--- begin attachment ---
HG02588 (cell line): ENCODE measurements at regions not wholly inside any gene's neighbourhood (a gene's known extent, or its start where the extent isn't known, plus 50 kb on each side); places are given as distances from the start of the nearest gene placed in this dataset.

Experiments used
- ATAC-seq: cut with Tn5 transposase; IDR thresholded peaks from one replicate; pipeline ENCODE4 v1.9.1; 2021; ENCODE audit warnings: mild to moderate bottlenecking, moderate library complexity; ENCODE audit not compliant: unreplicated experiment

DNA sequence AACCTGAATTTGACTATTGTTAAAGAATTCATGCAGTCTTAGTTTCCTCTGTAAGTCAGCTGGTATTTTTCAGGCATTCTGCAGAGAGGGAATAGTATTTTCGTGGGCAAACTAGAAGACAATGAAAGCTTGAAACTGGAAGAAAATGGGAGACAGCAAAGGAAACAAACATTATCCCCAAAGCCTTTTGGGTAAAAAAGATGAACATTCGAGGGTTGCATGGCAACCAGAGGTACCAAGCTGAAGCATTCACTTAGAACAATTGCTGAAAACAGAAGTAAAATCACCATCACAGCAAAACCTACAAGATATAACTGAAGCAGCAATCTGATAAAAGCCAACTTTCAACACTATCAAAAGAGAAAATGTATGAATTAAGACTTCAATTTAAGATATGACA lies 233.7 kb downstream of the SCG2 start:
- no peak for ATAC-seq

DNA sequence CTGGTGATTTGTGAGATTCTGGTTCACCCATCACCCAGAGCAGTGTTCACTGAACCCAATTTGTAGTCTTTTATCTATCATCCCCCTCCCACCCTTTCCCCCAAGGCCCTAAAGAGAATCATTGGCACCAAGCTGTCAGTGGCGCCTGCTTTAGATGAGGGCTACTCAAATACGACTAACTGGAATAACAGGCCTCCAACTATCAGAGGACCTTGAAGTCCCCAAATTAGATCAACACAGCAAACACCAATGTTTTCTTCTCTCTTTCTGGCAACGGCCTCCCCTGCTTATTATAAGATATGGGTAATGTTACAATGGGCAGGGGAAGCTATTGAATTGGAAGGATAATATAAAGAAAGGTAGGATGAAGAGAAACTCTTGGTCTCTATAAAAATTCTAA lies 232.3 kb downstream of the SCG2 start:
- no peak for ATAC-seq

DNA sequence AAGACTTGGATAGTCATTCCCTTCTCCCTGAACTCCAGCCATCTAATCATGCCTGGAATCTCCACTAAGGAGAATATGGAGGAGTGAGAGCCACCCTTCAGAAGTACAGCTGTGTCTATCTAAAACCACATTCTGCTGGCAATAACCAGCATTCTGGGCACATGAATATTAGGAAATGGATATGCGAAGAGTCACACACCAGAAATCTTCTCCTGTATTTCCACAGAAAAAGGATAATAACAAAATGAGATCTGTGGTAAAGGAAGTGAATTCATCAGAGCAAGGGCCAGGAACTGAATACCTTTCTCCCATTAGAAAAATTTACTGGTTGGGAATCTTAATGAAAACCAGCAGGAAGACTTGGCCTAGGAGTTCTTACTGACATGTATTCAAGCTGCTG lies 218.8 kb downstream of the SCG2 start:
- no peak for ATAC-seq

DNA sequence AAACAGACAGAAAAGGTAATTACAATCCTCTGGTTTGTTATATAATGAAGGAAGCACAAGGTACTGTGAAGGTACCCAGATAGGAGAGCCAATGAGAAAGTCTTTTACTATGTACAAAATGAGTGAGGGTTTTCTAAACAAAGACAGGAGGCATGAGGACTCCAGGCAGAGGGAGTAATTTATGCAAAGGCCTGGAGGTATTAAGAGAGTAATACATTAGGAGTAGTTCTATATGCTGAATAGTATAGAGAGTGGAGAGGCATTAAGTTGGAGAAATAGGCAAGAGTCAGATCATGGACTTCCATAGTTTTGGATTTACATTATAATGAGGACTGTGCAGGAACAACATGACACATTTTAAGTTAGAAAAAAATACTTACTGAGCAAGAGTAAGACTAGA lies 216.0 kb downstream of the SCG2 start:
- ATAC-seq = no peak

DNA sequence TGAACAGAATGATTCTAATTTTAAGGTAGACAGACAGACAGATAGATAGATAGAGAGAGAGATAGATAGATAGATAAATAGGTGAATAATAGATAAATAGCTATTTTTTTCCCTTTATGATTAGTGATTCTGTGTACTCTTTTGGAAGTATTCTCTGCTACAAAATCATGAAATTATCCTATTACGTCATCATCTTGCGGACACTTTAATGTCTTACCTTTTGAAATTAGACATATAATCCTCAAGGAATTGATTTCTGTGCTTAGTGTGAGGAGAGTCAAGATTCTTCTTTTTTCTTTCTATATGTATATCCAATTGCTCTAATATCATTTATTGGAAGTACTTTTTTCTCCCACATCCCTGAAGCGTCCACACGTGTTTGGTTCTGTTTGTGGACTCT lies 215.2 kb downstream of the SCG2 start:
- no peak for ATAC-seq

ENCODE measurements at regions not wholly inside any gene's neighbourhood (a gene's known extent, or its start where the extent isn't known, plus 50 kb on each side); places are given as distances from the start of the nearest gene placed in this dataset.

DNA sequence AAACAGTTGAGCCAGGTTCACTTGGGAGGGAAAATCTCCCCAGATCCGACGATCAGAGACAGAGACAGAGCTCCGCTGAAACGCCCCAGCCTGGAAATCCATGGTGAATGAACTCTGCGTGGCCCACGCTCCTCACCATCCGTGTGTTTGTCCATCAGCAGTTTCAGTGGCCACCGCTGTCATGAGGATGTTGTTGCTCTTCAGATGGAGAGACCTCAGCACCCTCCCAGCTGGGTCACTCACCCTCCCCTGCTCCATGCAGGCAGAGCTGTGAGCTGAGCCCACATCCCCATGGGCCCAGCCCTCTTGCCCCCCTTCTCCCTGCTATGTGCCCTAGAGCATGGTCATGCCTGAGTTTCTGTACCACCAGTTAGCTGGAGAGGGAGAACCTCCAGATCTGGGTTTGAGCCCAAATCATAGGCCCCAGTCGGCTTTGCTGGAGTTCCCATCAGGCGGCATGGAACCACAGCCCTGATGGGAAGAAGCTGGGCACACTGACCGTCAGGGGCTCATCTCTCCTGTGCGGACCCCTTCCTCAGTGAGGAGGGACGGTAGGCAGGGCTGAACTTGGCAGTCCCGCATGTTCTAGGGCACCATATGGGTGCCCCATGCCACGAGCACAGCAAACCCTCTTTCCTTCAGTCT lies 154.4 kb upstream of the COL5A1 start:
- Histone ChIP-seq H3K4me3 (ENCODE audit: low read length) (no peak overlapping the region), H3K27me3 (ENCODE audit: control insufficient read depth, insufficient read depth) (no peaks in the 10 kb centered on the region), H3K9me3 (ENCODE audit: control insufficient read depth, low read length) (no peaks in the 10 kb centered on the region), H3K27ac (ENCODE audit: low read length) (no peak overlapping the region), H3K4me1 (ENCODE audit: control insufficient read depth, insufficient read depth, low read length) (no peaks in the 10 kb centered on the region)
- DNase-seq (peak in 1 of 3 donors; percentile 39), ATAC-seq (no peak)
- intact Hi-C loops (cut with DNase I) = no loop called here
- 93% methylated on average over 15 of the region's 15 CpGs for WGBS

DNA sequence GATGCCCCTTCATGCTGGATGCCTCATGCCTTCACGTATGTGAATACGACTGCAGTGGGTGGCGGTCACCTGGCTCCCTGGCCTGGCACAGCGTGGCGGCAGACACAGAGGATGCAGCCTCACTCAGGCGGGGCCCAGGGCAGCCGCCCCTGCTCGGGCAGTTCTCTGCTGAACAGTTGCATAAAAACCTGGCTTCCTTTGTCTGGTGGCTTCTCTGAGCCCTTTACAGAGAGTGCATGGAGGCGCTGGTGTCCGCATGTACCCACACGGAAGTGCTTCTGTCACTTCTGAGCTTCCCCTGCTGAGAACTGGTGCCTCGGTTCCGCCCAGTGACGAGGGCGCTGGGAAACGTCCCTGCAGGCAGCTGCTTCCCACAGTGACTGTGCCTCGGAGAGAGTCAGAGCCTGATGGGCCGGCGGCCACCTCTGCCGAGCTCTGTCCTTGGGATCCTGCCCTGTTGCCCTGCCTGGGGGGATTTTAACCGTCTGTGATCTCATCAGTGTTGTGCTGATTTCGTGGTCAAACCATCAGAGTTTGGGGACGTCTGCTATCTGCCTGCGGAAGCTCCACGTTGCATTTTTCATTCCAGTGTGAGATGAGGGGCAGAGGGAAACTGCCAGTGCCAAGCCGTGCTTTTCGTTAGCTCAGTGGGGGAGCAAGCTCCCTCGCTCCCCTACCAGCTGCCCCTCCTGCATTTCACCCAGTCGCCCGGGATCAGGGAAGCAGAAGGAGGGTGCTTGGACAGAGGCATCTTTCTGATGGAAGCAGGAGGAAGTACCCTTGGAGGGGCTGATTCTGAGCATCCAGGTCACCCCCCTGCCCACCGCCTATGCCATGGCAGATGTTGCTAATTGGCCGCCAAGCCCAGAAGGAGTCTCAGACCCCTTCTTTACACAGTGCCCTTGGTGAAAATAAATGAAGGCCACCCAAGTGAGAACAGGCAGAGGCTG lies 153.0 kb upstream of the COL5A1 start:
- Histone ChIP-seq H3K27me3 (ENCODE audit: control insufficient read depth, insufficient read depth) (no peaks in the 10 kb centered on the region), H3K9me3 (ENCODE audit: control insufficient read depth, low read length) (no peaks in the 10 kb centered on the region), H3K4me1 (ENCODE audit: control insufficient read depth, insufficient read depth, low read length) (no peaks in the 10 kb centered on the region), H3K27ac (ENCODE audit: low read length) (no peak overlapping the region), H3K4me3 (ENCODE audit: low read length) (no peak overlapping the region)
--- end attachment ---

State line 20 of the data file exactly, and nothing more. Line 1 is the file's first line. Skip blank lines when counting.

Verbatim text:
DNA sequence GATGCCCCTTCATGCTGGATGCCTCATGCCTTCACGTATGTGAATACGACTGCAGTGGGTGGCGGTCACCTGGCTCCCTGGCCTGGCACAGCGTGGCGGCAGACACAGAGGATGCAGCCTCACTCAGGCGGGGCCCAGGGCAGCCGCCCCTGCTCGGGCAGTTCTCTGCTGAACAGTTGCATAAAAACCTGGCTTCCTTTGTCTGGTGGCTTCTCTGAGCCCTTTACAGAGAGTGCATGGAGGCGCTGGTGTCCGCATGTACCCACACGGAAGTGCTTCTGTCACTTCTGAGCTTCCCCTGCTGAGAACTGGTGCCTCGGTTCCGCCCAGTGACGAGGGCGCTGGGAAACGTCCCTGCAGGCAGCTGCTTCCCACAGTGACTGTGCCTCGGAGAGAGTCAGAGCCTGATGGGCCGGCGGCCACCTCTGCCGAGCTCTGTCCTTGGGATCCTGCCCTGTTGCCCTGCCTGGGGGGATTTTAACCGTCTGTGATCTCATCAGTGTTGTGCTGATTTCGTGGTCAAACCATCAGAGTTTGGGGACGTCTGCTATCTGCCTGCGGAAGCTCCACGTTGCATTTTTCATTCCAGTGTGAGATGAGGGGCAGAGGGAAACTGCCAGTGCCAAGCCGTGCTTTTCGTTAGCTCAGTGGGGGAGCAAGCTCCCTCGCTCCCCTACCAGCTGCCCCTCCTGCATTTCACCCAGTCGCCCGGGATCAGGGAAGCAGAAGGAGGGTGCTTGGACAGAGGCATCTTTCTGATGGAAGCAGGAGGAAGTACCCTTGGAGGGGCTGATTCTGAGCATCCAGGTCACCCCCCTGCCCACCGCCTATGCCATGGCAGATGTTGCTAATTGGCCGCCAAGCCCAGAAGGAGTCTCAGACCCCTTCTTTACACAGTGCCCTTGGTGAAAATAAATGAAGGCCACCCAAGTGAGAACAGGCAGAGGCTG lies 153.0 kb upstream of the COL5A1 start: